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Insight: Succession planning with Feadship’s Henk de Vries

Business
Written by
Ellie Brade

Studies show that on average, over half of businesses do not have a formal succession plan in place. Succession planning can have many benefits and can serve as an exercise of opportunity to gain a better understanding of existing talent and to identify areas in need of development. 

Forbes reported that only 30% of family-run businesses survive into the second generation, 12% survive into the third, and just 3% operate into the fourth. If you embrace your next generation quite early, not to lure them in but instead expose them to the business, it is beneficial,” says Henk de Vries, CEO of Koninklijk de Vries Scheepsbouw. “You can take advantage of the fact you are different generations and look at things through their eyes.” 

Generally, innovation and forward-thinking keep yards busy, but it is important to future-proofing this - particularly for family-run yards. In this two-part series, we give an insight to the yards that are family-run and are embracing succession planning as a business strategy. First, we speak with Henk de Vries, CEO, shareholder and fourth generation family member of Koninklijke De Vries Scheepsbouw (Feadship).
Henk de Vries of Feadship“Koninklijke De Vries Scheepsbouw’s succession plan has been an evolutionary process that has been refined with each generation. From generation one to two there was no succession plan; two sons took over the company from their father, and no money changed hands whatsoever. From the 1930s through to the 1960s the company became quite valuable and when it was time to hand over to the third generation, my father and uncles, it had become a financial transaction and the next handover was, essentially, a business deal.Feadship Lonian launchPhoto: Charl van Rooy / SuperYacht TimesBy the time the fourth generation – my cousins and I – stepped into the company in the mid-80s the succession process had been formalised into rules, with guidelines on succession and mandatory retirement ages, however, these were not necessarily binding. In 1992, almost 90 years after the yard was founded, the very first official shareholder's agreement was written. This dealt mostly with succession, the value of shares, who you could sell them to, who was obligated to buy/not to buy and it was a very mechanical document. Further rewrites came in 1999, 2005, 2009 and 2010. It’s relevant that I know all those dates off the top of my head as they really were milestones in the development of the governance of the company.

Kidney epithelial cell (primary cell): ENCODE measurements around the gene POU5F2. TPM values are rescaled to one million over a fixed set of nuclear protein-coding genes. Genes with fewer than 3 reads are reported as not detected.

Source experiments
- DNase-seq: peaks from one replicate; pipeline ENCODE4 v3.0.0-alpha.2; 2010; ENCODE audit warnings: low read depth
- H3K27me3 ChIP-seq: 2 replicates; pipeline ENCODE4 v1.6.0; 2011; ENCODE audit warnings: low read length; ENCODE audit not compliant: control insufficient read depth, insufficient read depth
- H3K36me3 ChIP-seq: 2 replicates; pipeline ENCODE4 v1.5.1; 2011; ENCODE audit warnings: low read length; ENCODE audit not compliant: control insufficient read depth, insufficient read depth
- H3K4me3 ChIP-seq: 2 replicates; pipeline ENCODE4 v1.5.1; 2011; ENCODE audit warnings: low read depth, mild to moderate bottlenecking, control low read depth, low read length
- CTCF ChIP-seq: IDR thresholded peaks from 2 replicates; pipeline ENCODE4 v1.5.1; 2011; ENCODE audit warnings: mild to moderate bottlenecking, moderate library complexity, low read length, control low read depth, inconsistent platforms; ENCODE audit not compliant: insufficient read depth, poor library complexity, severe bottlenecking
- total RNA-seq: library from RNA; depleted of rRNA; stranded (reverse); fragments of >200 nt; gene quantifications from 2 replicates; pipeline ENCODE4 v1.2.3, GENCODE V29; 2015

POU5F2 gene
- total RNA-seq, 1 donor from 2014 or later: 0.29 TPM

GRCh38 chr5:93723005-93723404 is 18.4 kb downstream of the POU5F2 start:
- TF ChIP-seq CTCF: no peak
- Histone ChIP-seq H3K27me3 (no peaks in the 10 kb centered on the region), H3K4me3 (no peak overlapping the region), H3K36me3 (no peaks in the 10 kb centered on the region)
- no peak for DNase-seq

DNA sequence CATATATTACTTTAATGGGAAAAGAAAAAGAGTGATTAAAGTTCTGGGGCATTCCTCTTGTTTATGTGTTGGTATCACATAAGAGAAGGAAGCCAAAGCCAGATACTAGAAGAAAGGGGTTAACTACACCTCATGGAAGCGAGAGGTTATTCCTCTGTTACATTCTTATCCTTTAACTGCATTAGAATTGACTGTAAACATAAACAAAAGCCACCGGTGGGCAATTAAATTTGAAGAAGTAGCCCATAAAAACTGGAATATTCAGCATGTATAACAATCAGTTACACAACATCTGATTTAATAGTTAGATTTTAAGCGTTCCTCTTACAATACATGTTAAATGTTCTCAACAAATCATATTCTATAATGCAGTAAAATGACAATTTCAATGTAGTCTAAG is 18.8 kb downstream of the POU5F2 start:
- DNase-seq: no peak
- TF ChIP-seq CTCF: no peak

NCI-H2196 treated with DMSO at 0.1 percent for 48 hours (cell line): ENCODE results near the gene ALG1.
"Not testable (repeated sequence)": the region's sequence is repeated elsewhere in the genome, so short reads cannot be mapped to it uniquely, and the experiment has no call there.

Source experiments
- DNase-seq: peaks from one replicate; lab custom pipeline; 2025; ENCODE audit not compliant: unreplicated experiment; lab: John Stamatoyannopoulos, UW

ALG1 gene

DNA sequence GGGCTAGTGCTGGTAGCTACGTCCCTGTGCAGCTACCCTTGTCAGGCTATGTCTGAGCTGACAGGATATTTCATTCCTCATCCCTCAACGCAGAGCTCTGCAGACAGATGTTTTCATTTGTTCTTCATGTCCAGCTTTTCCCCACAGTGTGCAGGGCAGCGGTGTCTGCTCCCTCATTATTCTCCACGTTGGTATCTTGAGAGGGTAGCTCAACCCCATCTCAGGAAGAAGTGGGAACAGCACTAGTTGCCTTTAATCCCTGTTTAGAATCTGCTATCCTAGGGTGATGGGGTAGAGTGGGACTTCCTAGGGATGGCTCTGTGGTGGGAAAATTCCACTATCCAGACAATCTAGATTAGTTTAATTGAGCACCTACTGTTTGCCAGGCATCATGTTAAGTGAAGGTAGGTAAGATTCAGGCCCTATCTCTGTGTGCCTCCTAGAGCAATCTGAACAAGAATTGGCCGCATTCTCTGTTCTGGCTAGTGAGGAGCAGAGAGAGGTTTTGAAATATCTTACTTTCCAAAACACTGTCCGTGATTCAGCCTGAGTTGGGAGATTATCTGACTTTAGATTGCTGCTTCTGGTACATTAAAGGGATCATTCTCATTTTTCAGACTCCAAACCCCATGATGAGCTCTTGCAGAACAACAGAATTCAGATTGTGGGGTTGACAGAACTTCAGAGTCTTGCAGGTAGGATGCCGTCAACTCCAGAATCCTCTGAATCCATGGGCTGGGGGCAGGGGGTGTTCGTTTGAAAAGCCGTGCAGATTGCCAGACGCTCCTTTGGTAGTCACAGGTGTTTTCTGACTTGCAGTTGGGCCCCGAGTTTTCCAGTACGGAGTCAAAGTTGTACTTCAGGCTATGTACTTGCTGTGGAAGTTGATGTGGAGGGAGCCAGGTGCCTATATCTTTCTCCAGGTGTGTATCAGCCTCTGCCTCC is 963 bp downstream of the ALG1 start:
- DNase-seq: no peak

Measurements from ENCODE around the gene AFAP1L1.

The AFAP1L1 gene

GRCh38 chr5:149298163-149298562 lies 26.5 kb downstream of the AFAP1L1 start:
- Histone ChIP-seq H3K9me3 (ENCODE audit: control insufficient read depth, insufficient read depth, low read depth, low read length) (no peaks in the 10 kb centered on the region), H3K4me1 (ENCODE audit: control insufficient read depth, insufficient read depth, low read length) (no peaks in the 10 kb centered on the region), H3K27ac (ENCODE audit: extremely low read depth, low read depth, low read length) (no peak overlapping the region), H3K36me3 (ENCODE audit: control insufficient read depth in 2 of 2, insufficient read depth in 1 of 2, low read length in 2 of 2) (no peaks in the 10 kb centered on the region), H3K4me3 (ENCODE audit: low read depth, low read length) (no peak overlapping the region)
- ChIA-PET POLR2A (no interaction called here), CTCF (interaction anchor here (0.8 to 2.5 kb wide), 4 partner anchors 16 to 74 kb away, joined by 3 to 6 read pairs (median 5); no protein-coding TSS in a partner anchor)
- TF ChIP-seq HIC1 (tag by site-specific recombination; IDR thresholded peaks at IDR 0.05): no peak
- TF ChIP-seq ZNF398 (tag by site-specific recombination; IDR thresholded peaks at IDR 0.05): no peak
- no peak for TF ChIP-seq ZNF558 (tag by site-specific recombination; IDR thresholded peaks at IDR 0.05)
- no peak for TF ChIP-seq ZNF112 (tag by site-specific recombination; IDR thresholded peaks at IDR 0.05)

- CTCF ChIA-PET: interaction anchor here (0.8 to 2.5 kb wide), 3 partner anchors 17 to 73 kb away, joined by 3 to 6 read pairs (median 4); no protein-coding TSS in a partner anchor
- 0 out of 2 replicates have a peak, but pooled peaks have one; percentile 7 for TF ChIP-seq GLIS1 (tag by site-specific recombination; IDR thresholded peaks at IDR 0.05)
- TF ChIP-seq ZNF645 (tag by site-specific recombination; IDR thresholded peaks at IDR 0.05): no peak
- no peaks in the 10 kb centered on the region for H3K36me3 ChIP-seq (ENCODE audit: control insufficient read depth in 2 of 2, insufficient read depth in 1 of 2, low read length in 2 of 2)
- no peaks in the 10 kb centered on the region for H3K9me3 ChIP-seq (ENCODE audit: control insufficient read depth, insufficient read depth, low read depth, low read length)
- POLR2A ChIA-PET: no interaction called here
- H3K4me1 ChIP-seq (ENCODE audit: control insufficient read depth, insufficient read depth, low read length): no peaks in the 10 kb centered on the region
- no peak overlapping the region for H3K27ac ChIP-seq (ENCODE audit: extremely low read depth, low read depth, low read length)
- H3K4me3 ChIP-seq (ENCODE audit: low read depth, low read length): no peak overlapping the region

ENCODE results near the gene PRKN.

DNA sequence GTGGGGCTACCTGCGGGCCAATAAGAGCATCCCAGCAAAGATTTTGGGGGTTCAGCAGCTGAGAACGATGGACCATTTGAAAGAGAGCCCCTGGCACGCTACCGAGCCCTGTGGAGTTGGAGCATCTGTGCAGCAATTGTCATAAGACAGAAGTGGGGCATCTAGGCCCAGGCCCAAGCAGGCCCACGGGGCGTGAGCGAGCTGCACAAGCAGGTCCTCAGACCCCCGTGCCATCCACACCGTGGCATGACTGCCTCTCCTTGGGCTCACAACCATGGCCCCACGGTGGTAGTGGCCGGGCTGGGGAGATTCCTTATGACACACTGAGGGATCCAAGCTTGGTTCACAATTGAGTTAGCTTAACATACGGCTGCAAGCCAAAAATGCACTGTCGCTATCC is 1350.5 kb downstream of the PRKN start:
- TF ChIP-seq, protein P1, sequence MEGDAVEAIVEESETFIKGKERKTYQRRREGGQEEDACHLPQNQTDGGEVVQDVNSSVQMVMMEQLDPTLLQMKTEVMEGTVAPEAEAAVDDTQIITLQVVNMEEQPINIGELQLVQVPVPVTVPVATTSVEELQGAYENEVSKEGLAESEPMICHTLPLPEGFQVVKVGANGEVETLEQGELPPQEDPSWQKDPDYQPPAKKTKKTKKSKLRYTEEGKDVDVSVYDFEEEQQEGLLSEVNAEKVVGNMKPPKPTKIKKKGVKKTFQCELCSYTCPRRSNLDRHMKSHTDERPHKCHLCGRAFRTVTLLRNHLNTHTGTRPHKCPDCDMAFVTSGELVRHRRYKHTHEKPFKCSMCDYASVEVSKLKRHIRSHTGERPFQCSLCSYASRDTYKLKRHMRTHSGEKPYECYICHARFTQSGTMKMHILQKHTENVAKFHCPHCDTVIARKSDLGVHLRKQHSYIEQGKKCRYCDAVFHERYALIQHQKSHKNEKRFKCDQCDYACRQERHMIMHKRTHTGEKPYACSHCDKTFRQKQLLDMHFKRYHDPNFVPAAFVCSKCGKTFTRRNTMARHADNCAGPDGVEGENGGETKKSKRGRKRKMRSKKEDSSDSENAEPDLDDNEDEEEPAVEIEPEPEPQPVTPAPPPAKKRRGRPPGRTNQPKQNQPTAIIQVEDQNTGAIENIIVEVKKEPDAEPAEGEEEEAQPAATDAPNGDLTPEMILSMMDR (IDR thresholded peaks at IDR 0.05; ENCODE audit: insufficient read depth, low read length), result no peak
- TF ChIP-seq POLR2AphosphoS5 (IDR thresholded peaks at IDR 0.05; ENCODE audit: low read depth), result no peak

Today some, but not all, key positions are still held by family members. Of the seven or eight really crucial positions in the company, four of these are held by family members. It is not automatic that children of shareholders will be appointed to the family boards or key positions. For this reason, we cast our net wider than offspring to find potential future executives and shareholders as there is a good possibility that either our children are not interested or not qualified enough, so we need to be prepared to potentially look at other family members to sell our shares to. This process includes involving wider family members in business integration from a young age. Every year we have a family reunion for the business and we also have a NextGen programme where we call in those aged from 15-30 to join an informal class setting with a family business professor and do development things. The relaunch of Feadship superyacht Air in HarlingenPhoto: Tom van Oossanen / SuperYacht TimesSeveral initiatives are also in place to ensure those family members who do join as senior executives are the right calibre. In the shareholder’s agreement it states that if you want to come in to a senior executive you have to have worked out of the company for a number of years, have a level of academic education and be at least 30 years old, though those aspiring for a position not in a leadership role are always welcome.

As for my best advice to other companies considering succession planning, the biggest hurdle that you have to cross in a family business is that people have to talk to each other. Often there are a lot of assumptions and because people have the same genetic makeup they think they understand each other. Get everything on the table even if it hurts!”

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